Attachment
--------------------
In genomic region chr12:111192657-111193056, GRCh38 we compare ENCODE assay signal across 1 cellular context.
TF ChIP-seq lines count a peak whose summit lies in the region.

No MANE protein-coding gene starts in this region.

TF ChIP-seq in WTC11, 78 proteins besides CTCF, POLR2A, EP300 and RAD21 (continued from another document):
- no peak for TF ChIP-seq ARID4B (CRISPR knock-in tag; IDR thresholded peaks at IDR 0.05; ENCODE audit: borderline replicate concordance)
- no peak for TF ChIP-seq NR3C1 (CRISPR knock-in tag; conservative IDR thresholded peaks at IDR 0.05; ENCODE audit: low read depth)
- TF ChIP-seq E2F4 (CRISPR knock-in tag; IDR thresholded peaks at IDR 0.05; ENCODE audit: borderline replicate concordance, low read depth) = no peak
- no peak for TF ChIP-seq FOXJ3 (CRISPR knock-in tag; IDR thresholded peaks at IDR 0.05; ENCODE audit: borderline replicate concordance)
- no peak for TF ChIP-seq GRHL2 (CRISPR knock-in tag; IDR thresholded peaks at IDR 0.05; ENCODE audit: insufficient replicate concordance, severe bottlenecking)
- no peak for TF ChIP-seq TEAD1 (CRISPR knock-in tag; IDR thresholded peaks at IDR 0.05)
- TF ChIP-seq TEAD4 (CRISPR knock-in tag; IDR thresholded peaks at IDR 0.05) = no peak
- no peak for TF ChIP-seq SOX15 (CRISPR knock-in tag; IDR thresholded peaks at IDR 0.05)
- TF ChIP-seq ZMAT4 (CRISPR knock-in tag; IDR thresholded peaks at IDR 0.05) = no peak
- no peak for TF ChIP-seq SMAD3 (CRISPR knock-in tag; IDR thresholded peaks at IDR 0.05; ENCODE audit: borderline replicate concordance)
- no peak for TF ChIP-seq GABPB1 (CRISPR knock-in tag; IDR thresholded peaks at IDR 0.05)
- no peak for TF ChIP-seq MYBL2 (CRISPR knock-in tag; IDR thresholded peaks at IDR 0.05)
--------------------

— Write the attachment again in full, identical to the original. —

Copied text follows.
In genomic region chr12:111192657-111193056, GRCh38 we compare ENCODE assay signal across 1 cellular context.
TF ChIP-seq lines count a peak whose summit lies in the region.

No MANE protein-coding gene starts in this region.

TF ChIP-seq in WTC11, 78 proteins besides CTCF, POLR2A, EP300 and RAD21 (continued from another document):
- no peak for TF ChIP-seq ARID4B (CRISPR knock-in tag; IDR thresholded peaks at IDR 0.05; ENCODE audit: borderline replicate concordance)
- no peak for TF ChIP-seq NR3C1 (CRISPR knock-in tag; conservative IDR thresholded peaks at IDR 0.05; ENCODE audit: low read depth)
- TF ChIP-seq E2F4 (CRISPR knock-in tag; IDR thresholded peaks at IDR 0.05; ENCODE audit: borderline replicate concordance, low read depth) = no peak
- no peak for TF ChIP-seq FOXJ3 (CRISPR knock-in tag; IDR thresholded peaks at IDR 0.05; ENCODE audit: borderline replicate concordance)
- no peak for TF ChIP-seq GRHL2 (CRISPR knock-in tag; IDR thresholded peaks at IDR 0.05; ENCODE audit: insufficient replicate concordance, severe bottlenecking)
- no peak for TF ChIP-seq TEAD1 (CRISPR knock-in tag; IDR thresholded peaks at IDR 0.05)
- TF ChIP-seq TEAD4 (CRISPR knock-in tag; IDR thresholded peaks at IDR 0.05) = no peak
- no peak for TF ChIP-seq SOX15 (CRISPR knock-in tag; IDR thresholded peaks at IDR 0.05)
- TF ChIP-seq ZMAT4 (CRISPR knock-in tag; IDR thresholded peaks at IDR 0.05) = no peak
- no peak for TF ChIP-seq SMAD3 (CRISPR knock-in tag; IDR thresholded peaks at IDR 0.05; ENCODE audit: borderline replicate concordance)
- no peak for TF ChIP-seq GABPB1 (CRISPR knock-in tag; IDR thresholded peaks at IDR 0.05)
- no peak for TF ChIP-seq MYBL2 (CRISPR knock-in tag; IDR thresholded peaks at IDR 0.05)